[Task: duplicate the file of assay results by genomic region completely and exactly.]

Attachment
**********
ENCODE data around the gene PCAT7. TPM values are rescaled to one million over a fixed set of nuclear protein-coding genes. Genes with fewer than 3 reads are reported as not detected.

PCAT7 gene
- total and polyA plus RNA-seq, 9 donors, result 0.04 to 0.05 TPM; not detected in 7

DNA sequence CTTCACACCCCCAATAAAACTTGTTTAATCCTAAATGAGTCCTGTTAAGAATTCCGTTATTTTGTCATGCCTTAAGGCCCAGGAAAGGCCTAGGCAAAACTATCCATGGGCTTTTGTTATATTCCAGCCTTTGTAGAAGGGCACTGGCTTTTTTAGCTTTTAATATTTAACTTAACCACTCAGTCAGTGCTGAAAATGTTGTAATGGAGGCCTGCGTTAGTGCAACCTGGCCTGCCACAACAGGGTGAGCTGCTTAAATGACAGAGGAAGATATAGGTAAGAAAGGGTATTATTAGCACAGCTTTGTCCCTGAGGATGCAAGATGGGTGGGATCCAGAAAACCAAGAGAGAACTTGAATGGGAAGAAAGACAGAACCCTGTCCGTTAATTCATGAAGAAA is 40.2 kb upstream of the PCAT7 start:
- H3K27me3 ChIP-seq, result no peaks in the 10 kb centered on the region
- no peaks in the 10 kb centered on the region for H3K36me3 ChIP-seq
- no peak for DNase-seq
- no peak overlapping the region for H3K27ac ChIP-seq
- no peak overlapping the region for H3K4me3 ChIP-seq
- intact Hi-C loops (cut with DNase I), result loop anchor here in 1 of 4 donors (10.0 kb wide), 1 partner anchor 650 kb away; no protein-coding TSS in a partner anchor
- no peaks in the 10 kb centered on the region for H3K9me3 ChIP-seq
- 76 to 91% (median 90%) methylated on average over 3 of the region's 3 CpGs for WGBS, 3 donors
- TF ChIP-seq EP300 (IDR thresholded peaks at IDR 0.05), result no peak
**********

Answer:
ENCODE data around the gene PCAT7. TPM values are rescaled to one million over a fixed set of nuclear protein-coding genes. Genes with fewer than 3 reads are reported as not detected.

PCAT7 gene
- total and polyA plus RNA-seq, 9 donors, result 0.04 to 0.05 TPM; not detected in 7

DNA sequence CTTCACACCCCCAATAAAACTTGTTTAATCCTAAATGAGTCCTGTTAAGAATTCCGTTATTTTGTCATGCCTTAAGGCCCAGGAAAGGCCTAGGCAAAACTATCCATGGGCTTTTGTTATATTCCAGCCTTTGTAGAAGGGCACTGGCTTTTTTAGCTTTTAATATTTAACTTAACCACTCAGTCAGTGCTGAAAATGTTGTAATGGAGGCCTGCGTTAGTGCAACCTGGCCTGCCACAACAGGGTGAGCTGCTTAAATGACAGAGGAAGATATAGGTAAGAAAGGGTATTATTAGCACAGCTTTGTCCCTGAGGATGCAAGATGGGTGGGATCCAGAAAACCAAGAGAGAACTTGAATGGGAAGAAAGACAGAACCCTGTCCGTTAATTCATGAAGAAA is 40.2 kb upstream of the PCAT7 start:
- H3K27me3 ChIP-seq, result no peaks in the 10 kb centered on the region
- no peaks in the 10 kb centered on the region for H3K36me3 ChIP-seq
- no peak for DNase-seq
- no peak overlapping the region for H3K27ac ChIP-seq
- no peak overlapping the region for H3K4me3 ChIP-seq
- intact Hi-C loops (cut with DNase I), result loop anchor here in 1 of 4 donors (10.0 kb wide), 1 partner anchor 650 kb away; no protein-coding TSS in a partner anchor
- no peaks in the 10 kb centered on the region for H3K9me3 ChIP-seq
- 76 to 91% (median 90%) methylated on average over 3 of the region's 3 CpGs for WGBS, 3 donors
- TF ChIP-seq EP300 (IDR thresholded peaks at IDR 0.05), result no peak